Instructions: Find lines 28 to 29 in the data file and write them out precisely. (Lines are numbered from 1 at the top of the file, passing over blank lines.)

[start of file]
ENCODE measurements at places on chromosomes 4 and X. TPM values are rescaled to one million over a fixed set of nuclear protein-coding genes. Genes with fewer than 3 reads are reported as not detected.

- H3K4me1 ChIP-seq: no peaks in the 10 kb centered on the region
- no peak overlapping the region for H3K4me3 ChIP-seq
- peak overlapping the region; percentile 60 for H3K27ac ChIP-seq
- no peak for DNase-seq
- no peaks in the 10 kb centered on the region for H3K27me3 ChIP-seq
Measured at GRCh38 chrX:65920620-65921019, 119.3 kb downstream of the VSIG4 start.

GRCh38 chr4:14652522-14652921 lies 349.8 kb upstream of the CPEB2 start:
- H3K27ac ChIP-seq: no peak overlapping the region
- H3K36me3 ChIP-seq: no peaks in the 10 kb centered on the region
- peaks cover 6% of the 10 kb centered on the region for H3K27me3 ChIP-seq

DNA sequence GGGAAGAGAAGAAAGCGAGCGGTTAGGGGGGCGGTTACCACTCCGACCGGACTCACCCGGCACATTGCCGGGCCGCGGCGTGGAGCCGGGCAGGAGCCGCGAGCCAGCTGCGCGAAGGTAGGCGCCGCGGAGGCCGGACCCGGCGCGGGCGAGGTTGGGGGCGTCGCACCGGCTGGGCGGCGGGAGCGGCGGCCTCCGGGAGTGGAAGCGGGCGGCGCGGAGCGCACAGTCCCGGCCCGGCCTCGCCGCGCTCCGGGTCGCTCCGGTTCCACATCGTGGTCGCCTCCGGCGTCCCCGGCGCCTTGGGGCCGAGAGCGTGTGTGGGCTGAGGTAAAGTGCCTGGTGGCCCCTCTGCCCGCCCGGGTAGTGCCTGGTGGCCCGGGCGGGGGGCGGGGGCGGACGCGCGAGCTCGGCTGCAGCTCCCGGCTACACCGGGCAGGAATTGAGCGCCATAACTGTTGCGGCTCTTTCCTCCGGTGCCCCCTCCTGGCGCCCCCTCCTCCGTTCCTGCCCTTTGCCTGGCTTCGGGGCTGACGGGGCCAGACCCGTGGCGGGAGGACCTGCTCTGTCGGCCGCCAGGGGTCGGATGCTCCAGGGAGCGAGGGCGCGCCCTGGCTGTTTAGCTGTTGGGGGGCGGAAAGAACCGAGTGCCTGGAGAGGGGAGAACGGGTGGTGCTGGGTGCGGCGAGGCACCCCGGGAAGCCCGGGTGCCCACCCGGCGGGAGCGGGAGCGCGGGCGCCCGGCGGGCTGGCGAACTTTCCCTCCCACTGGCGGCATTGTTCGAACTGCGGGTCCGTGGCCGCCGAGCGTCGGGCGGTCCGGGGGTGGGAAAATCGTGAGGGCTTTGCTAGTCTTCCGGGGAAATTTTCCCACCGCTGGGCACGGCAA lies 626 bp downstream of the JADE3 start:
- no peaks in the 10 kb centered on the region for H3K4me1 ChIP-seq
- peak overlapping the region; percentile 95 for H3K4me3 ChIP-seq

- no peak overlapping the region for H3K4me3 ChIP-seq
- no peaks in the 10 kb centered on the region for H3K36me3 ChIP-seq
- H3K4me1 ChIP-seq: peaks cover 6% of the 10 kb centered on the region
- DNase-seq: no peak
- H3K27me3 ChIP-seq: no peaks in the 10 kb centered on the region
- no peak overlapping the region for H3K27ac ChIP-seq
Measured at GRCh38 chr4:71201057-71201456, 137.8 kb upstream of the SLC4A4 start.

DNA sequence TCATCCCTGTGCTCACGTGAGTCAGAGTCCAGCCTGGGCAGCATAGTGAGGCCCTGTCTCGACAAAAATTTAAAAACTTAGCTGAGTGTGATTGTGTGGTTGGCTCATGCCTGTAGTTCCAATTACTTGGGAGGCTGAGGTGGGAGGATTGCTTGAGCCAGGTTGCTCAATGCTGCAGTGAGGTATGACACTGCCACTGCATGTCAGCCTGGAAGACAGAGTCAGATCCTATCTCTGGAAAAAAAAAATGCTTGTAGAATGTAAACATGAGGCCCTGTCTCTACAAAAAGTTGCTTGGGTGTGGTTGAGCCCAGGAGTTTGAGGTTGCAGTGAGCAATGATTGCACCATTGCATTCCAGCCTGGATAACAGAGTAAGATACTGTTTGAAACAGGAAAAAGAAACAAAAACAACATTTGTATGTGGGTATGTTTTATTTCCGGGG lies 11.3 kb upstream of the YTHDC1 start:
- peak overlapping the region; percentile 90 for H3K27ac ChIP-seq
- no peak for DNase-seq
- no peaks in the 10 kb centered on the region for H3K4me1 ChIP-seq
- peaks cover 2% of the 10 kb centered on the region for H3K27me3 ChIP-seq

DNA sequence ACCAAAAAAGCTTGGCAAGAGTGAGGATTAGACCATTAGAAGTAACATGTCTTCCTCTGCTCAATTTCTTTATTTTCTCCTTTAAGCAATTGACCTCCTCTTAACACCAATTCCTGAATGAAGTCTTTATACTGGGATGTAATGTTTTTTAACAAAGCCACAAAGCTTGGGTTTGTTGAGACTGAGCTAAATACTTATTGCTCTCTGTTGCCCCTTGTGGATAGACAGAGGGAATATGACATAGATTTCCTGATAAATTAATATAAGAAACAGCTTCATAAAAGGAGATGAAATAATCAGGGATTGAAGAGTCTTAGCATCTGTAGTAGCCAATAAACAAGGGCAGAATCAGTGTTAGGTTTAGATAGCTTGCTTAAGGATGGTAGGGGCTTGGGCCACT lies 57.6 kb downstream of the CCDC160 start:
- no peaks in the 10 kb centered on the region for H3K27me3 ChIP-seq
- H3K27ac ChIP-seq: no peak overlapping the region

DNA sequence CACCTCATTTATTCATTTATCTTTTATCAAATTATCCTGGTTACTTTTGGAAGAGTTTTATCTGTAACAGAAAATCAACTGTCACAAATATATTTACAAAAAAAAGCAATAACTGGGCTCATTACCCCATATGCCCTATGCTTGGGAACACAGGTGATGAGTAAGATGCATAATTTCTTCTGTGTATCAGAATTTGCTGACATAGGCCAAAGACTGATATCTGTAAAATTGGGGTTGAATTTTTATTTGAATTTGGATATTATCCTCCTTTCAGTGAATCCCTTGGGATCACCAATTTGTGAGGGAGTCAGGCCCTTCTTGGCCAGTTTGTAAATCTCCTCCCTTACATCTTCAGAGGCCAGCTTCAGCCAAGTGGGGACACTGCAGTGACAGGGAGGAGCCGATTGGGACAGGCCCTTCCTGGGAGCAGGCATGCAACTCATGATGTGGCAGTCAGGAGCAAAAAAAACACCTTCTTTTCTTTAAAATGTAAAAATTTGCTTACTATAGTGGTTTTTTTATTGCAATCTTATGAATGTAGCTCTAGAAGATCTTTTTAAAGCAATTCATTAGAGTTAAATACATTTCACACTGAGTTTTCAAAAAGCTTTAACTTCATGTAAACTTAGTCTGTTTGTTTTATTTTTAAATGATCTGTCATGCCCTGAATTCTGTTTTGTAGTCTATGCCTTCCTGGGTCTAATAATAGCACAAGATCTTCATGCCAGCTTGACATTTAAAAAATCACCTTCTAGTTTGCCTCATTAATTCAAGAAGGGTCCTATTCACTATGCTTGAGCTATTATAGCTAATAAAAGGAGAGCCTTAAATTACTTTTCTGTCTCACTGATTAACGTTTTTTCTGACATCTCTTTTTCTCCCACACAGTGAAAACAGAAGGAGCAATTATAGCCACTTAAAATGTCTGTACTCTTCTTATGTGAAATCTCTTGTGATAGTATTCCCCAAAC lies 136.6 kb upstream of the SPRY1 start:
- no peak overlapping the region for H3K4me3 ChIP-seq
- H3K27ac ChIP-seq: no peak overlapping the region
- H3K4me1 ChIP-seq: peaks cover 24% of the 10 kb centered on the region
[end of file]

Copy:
- no peaks in the 10 kb centered on the region for H3K27me3 ChIP-seq
- H3K27ac ChIP-seq: no peak overlapping the region